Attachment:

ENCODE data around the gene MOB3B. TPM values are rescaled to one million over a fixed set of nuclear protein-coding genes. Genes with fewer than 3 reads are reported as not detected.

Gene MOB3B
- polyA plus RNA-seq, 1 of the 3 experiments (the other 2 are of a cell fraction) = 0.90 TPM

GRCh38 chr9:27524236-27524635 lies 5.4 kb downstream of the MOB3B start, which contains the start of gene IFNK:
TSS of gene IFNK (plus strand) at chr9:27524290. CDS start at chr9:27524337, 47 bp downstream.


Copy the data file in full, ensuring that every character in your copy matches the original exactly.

ENCODE data around the gene MOB3B. TPM values are rescaled to one million over a fixed set of nuclear protein-coding genes. Genes with fewer than 3 reads are reported as not detected.

Gene MOB3B
- polyA plus RNA-seq, 1 of the 3 experiments (the other 2 are of a cell fraction) = 0.90 TPM

GRCh38 chr9:27524236-27524635 lies 5.4 kb downstream of the MOB3B start, which contains the start of gene IFNK:
TSS of gene IFNK (plus strand) at chr9:27524290. CDS start at chr9:27524337, 47 bp downstream.